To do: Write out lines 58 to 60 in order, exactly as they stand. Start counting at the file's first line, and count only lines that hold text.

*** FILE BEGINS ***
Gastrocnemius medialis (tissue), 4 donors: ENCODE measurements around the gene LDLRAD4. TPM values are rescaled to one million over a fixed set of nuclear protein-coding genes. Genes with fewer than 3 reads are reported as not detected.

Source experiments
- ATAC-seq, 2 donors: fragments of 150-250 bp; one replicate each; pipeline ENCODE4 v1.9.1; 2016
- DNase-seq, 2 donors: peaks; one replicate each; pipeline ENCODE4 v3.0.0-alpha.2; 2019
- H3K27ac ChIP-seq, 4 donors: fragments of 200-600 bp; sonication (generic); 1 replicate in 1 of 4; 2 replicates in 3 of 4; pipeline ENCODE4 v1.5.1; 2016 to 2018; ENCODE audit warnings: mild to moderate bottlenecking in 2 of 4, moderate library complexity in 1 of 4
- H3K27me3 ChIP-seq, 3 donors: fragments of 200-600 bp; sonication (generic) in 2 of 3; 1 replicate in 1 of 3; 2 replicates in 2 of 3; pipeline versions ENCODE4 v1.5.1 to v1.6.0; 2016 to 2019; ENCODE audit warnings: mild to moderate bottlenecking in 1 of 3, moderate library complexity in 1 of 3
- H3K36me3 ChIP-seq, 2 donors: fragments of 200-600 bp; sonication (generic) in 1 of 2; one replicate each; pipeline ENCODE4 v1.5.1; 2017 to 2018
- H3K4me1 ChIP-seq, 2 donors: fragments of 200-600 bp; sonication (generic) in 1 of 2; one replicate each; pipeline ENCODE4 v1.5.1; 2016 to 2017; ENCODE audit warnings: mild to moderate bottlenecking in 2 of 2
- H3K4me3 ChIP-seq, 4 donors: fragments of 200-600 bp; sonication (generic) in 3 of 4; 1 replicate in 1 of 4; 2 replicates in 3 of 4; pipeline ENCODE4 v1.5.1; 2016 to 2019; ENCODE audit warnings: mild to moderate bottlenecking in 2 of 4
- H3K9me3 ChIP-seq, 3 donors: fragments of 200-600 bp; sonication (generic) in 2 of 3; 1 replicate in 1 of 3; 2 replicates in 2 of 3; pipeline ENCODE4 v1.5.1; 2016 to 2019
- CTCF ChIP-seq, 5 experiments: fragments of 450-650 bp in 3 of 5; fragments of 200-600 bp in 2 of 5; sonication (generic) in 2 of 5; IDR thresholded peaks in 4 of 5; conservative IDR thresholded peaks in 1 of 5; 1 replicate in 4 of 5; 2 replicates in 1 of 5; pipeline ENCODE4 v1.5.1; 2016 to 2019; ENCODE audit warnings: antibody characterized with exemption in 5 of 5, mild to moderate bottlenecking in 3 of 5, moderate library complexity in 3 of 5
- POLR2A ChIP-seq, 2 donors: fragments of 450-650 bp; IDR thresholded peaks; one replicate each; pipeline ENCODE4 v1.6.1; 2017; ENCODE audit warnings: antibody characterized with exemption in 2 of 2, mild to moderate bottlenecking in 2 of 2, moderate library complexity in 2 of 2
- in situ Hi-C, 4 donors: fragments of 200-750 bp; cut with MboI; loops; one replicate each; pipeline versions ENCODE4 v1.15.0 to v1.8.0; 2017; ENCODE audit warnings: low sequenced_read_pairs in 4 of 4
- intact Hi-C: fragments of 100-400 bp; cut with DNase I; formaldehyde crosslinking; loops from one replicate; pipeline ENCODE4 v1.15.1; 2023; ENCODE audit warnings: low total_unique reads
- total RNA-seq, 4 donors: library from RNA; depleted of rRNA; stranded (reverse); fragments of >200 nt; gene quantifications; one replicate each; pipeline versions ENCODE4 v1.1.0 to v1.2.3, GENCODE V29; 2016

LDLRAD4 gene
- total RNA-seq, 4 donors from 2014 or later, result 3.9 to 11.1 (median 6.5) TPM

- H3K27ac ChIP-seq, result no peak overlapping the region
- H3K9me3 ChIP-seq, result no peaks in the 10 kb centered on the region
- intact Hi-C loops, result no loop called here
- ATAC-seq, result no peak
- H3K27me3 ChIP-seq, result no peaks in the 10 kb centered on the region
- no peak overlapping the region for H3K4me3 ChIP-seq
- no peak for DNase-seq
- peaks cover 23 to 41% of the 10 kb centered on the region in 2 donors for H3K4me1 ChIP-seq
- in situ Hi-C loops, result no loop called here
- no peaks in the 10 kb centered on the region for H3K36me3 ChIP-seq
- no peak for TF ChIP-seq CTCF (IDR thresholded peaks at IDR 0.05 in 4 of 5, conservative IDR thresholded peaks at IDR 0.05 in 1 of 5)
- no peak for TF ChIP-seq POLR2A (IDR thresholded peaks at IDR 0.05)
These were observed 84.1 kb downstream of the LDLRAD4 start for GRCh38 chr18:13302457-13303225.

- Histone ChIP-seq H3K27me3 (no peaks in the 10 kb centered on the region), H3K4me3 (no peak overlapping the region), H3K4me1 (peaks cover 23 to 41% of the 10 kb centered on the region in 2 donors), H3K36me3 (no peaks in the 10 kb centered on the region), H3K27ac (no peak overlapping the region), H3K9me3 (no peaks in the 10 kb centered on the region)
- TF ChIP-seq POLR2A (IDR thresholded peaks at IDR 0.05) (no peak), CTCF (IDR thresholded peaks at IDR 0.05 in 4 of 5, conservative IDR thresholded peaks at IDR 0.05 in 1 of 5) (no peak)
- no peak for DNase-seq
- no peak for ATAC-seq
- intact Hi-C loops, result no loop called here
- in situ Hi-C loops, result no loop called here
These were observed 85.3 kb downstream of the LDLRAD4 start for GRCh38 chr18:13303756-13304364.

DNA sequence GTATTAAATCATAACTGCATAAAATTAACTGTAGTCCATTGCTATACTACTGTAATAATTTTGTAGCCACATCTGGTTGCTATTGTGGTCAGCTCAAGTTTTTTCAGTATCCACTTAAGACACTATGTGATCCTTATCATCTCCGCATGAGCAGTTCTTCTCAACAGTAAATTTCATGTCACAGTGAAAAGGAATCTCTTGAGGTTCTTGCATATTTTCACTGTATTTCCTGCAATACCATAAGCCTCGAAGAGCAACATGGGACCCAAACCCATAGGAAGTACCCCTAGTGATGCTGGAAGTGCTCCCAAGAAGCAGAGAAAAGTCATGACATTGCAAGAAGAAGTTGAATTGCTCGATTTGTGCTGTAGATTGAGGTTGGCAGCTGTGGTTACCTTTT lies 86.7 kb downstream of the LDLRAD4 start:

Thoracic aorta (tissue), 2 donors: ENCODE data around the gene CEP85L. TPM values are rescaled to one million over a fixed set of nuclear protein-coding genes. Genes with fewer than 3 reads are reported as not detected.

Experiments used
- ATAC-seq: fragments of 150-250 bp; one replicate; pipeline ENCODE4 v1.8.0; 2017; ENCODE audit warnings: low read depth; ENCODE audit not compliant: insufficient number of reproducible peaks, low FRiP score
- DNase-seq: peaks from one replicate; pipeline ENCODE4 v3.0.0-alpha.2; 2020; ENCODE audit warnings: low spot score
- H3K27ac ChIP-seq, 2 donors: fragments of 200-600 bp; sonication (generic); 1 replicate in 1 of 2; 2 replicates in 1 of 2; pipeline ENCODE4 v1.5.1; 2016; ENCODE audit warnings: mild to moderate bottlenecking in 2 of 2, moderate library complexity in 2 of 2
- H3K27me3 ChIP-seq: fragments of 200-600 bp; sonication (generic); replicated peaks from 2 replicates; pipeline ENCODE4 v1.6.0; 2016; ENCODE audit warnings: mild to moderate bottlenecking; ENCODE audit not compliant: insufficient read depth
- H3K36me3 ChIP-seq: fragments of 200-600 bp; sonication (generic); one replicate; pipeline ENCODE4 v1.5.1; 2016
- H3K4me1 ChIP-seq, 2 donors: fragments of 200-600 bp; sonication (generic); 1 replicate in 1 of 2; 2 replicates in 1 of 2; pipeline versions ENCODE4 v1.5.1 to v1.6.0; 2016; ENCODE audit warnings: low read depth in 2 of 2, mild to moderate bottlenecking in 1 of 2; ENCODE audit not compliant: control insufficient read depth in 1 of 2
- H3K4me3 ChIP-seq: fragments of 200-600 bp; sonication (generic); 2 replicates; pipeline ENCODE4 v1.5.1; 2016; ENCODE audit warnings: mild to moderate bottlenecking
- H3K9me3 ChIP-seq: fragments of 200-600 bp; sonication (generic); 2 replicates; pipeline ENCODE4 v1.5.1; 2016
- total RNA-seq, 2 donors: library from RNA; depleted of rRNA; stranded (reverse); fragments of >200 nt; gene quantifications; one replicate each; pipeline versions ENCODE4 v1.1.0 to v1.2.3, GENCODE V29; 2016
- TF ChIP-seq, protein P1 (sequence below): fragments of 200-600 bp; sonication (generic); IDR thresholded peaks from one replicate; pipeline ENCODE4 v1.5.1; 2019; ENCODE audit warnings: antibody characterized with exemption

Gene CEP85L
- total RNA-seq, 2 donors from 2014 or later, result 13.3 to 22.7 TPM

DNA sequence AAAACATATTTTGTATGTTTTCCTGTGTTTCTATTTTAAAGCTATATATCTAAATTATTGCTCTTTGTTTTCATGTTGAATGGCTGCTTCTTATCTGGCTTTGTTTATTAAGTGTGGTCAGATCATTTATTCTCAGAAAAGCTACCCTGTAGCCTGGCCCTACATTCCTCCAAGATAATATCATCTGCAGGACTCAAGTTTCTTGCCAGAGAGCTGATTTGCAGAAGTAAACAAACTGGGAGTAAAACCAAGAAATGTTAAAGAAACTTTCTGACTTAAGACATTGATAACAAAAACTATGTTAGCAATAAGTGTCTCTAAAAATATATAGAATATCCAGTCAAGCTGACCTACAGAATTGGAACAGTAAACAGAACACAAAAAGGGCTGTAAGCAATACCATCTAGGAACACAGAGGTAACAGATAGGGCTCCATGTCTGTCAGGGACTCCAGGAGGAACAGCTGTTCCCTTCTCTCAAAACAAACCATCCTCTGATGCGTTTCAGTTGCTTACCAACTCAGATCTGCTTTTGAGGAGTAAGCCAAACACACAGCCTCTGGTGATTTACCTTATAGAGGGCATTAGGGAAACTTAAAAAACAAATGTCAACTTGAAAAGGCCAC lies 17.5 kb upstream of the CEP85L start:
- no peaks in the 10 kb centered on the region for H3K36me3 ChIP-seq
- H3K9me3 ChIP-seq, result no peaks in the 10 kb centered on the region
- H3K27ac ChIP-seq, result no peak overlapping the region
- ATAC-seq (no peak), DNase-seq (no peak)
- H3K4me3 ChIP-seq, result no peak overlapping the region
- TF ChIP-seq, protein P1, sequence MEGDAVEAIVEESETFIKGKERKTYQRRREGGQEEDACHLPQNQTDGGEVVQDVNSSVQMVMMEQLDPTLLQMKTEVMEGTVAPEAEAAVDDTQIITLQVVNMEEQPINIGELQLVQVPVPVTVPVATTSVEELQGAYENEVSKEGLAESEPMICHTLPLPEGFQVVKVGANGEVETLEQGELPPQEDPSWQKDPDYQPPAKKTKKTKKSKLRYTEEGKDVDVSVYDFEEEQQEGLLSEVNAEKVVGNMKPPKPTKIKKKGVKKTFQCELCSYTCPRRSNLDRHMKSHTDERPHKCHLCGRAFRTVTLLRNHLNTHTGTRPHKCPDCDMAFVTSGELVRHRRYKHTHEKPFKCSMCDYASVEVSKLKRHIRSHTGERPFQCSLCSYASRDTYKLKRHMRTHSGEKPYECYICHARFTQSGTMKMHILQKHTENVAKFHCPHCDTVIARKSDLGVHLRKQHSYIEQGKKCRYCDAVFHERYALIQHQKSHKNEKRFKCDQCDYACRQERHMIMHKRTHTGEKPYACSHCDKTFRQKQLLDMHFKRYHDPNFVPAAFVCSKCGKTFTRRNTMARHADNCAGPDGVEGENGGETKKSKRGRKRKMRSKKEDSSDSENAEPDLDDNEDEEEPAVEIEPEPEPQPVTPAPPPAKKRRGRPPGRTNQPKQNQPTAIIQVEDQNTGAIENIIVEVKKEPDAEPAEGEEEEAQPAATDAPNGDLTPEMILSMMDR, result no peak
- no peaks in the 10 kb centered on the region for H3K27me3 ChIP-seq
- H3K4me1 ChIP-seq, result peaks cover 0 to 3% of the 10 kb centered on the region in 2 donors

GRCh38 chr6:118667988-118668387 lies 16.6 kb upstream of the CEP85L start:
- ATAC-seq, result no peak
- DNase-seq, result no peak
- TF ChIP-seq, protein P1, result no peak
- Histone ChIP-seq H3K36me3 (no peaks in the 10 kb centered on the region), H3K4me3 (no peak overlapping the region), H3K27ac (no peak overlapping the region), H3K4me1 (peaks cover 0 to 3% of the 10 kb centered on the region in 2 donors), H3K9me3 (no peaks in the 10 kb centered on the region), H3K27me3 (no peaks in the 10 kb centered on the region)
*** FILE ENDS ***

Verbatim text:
- H3K4me3 ChIP-seq, result no peak overlapping the region
- TF ChIP-seq, protein P1, sequence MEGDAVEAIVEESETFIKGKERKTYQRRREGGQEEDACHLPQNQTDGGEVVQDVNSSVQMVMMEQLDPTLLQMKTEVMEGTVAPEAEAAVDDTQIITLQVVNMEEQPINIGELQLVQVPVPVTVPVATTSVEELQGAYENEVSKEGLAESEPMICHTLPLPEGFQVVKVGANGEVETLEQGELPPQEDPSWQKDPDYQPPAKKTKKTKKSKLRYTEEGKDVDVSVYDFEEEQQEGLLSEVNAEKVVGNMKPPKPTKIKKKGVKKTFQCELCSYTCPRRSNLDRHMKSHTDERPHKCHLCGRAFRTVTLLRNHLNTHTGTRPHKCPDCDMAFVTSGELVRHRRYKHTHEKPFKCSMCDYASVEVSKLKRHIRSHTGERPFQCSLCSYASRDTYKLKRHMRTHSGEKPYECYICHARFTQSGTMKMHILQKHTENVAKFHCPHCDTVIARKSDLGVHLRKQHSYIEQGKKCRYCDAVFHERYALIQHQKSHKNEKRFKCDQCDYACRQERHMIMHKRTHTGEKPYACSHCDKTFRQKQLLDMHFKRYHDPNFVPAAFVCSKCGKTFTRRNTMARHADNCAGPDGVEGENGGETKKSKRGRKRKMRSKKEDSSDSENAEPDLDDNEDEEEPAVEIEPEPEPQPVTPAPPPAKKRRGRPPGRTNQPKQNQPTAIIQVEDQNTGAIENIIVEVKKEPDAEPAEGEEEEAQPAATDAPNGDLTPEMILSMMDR, result no peak
- no peaks in the 10 kb centered on the region for H3K27me3 ChIP-seq